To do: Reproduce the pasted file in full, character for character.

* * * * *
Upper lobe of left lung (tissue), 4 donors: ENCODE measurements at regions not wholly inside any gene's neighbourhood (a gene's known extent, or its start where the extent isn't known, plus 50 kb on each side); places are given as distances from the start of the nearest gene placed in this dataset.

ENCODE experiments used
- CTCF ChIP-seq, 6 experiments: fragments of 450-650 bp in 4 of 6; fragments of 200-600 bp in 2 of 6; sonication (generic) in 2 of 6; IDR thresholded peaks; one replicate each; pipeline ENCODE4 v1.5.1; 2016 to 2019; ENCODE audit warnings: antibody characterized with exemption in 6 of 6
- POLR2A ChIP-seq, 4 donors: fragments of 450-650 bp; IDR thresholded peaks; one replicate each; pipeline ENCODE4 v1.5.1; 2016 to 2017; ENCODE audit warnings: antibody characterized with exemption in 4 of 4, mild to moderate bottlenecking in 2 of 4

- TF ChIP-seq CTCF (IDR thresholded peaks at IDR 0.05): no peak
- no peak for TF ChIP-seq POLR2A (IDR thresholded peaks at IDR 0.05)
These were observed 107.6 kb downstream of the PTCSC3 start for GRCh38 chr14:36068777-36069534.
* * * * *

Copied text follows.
Upper lobe of left lung (tissue), 4 donors: ENCODE measurements at regions not wholly inside any gene's neighbourhood (a gene's known extent, or its start where the extent isn't known, plus 50 kb on each side); places are given as distances from the start of the nearest gene placed in this dataset.

ENCODE experiments used
- CTCF ChIP-seq, 6 experiments: fragments of 450-650 bp in 4 of 6; fragments of 200-600 bp in 2 of 6; sonication (generic) in 2 of 6; IDR thresholded peaks; one replicate each; pipeline ENCODE4 v1.5.1; 2016 to 2019; ENCODE audit warnings: antibody characterized with exemption in 6 of 6
- POLR2A ChIP-seq, 4 donors: fragments of 450-650 bp; IDR thresholded peaks; one replicate each; pipeline ENCODE4 v1.5.1; 2016 to 2017; ENCODE audit warnings: antibody characterized with exemption in 4 of 4, mild to moderate bottlenecking in 2 of 4

- TF ChIP-seq CTCF (IDR thresholded peaks at IDR 0.05): no peak
- no peak for TF ChIP-seq POLR2A (IDR thresholded peaks at IDR 0.05)
These were observed 107.6 kb downstream of the PTCSC3 start for GRCh38 chr14:36068777-36069534.